Disciplinary hearings – should we go ahead without the employee?

This is a regular and vexing question. It usually comes about after a convoluted experience of delays in arranging a disciplinary hearing. The EAT in Nabili v Norfolk Community Health & Care NHS Trust have considered the issue further. The question is partially answered by examining this: would the employee’s attendance be futile in understanding the disciplinary case.


The history to this claim is longstanding and tortuous. Dr Nabili was a Consultant Community Paediatrician. In 2009 and 2010 she had a period of special leave and later a period of exclusion from practice as a result of clinical concerns. Her employer discovered in the summer of 2010 that Dr Nabili was working at the Royal Berkshire Hospital whilst excluded and an investigation commenced.

On 1 April 2011 Dr Nabili was invited to attend a disciplinary hearing on 19 April 2011, but on 18 March she booked a flight to Iran due to family illness. On 12 April her representative sought a postponement of the disciplinary hearing. This was granted, but later the same day, retracted. Instead the suggestion was made that Dr Nabili’s representative should attend the hearing.

The disciplinary panel convened. Neither Dr Nabili nor her representative attended. The panel concluded that they should proceed due to past delays in the process. Ultimately the panel dismissed Dr Nabili for working without permission when on special leave and when excluded. The panel found that her actions were dishonest.  Her employment ended on 5 May 2011.


The Employment Tribunal concluded that proceeding in Dr Nabili’s absence was not unfair, but the EAT disagreed.

The EAT considered that whilst the investigation had concluded that Dr Nabili had worked elsewhere (which Dr Nabili admitted during the investigation), the investigation did not find and Dr Nabili did not concede that she had done so dishonestly or knowingly in breach of the terms of her exclusion. Dr Nabili’s state of mind was a matter for the disciplinary panel to consider, and this was something which the panel did consider in her absence and this was recorded in the dismissal outcome letter.  Understanding the reasons behind Dr Nabili’s actions played a part in the decision to dismiss and was something which arguably Dr Nabili needed to give evidence in person upon; the futility of whether Dr Nabili should be in attendance was a matter that the Tribunal needed to consider.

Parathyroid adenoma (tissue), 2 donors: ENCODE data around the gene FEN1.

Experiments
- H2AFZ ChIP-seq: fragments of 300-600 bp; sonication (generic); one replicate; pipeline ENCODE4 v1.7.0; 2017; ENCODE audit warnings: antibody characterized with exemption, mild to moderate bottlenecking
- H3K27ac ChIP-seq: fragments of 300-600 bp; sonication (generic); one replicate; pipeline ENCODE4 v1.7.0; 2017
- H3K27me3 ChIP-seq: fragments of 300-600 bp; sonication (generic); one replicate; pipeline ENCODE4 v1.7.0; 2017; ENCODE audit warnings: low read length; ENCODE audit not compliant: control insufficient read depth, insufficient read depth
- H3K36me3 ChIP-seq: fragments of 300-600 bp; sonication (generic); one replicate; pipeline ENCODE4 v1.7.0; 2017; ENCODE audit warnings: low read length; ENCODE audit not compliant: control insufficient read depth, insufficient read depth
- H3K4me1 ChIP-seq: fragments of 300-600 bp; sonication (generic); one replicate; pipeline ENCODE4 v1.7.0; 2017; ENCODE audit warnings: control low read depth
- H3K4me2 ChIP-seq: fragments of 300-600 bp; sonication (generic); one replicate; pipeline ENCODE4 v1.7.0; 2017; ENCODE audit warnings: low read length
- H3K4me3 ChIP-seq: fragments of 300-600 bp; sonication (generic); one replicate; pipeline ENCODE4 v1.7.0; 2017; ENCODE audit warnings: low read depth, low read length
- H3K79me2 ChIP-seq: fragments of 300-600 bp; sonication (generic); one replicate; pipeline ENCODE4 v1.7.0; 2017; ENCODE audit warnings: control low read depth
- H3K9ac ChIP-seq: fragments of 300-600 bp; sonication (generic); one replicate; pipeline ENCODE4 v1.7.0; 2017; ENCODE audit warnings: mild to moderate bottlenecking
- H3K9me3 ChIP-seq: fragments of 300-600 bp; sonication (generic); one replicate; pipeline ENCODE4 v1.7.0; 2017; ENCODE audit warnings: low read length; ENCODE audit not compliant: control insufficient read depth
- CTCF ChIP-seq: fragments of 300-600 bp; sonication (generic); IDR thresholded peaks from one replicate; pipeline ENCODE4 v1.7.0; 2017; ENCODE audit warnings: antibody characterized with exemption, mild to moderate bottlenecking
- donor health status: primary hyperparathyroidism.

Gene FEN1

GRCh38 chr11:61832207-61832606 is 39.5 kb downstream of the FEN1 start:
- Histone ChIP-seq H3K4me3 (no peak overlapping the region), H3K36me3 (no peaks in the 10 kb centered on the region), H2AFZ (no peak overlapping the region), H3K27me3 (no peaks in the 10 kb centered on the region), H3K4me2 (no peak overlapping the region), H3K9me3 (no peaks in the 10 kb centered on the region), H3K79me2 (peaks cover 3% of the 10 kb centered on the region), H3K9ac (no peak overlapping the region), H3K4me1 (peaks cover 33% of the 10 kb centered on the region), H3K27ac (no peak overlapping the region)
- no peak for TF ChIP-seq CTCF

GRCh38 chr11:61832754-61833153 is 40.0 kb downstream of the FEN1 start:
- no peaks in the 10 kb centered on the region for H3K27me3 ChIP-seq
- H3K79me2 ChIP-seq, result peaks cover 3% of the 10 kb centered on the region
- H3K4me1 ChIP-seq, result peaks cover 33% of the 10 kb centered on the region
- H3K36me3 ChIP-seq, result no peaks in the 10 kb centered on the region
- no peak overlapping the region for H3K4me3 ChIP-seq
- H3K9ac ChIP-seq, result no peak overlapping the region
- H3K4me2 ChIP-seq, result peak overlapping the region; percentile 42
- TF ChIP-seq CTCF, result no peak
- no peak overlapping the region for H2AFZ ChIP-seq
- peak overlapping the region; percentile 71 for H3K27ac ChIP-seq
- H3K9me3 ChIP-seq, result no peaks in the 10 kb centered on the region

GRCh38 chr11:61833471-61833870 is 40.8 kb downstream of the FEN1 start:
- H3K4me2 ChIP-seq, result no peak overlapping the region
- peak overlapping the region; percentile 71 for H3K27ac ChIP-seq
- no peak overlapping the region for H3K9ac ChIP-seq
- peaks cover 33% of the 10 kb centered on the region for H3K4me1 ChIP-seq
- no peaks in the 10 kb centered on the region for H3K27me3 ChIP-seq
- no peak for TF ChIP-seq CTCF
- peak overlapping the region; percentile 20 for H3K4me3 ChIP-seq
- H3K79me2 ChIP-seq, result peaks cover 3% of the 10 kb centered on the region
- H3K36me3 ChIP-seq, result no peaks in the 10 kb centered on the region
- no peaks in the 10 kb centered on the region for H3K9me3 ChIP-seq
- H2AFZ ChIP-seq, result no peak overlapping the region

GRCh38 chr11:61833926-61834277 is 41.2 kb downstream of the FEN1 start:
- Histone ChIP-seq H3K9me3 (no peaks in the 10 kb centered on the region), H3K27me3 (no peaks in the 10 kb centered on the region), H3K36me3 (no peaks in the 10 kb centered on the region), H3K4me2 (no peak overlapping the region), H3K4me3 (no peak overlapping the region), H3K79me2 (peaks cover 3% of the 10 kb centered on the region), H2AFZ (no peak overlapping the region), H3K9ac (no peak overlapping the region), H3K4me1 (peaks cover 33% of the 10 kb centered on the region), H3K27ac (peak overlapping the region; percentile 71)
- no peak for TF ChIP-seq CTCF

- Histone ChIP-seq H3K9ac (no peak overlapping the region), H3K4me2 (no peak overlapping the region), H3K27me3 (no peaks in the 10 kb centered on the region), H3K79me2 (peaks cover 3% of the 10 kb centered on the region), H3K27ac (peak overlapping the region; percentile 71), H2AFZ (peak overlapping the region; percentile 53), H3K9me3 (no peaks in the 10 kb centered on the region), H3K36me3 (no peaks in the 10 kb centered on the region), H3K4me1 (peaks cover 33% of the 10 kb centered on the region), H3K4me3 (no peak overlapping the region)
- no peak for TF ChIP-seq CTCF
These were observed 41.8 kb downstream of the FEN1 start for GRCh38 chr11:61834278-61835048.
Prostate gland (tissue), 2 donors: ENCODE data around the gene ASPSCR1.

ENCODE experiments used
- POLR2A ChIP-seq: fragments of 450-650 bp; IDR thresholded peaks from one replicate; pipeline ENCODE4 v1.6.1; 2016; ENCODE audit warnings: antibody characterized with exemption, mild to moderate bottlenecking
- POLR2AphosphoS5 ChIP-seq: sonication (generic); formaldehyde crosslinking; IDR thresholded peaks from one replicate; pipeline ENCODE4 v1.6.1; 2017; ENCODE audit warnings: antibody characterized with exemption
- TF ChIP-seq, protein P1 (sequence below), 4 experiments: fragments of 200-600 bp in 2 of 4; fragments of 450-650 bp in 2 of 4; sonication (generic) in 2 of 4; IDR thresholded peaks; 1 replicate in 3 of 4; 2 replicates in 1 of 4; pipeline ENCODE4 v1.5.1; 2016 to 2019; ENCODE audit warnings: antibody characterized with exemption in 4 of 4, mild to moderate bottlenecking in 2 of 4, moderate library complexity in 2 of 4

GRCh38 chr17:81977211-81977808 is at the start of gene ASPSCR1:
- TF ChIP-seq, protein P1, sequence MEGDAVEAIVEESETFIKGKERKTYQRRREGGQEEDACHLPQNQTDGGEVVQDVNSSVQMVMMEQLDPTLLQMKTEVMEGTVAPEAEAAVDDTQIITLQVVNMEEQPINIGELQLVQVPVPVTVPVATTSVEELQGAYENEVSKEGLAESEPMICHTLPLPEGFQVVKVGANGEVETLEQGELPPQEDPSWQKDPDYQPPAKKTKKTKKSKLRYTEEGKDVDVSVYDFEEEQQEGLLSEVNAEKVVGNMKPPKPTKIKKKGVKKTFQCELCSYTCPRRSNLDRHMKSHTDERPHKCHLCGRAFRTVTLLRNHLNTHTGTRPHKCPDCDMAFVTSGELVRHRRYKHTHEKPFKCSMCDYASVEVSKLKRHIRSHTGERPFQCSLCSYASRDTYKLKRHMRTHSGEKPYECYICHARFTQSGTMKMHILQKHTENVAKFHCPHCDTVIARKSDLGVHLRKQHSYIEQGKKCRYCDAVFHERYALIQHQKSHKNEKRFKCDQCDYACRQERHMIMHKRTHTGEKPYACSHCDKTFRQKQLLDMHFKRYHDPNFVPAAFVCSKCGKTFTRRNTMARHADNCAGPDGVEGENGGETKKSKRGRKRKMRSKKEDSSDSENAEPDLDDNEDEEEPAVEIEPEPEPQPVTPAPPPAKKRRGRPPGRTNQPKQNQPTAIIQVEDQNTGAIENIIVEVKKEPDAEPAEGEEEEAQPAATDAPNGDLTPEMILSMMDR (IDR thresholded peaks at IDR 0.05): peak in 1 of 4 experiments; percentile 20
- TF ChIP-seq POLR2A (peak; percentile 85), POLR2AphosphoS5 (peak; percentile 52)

The EAT also found that the impact of the adverse disciplinary finding on her ability to work as a doctor was a factor that should have been considered when the panel decided to proceed with the hearing in her absence.


If a postponement of a hearing is requested, all of the circumstances must be taken into account. Some of the primary facts here were not in dispute but the basis of the panel’s decision seems to have included doubts about Dr Nabili’s honesty. If those doubts can only be answered only by attendance at a disciplinary hearing, it will weigh heavily in the balancing exercise of granting a postponement.  Proceeding with a disciplinary hearing in the absence of the employee is a decision which must be carefully considered.


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